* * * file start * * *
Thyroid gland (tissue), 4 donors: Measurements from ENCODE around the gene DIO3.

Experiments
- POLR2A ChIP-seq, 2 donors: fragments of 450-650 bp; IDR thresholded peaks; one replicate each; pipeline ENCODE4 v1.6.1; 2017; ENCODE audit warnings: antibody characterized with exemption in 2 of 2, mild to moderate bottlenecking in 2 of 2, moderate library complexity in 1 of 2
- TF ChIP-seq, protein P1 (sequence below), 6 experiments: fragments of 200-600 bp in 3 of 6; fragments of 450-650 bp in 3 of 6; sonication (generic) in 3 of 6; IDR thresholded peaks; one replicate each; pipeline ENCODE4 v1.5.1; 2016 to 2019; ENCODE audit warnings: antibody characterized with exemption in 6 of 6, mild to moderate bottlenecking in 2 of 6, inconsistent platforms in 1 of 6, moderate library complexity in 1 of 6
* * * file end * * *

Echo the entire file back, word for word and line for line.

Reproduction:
Thyroid gland (tissue), 4 donors: Measurements from ENCODE around the gene DIO3.

Experiments
- POLR2A ChIP-seq, 2 donors: fragments of 450-650 bp; IDR thresholded peaks; one replicate each; pipeline ENCODE4 v1.6.1; 2017; ENCODE audit warnings: antibody characterized with exemption in 2 of 2, mild to moderate bottlenecking in 2 of 2, moderate library complexity in 1 of 2
- TF ChIP-seq, protein P1 (sequence below), 6 experiments: fragments of 200-600 bp in 3 of 6; fragments of 450-650 bp in 3 of 6; sonication (generic) in 3 of 6; IDR thresholded peaks; one replicate each; pipeline ENCODE4 v1.5.1; 2016 to 2019; ENCODE audit warnings: antibody characterized with exemption in 6 of 6, mild to moderate bottlenecking in 2 of 6, inconsistent platforms in 1 of 6, moderate library complexity in 1 of 6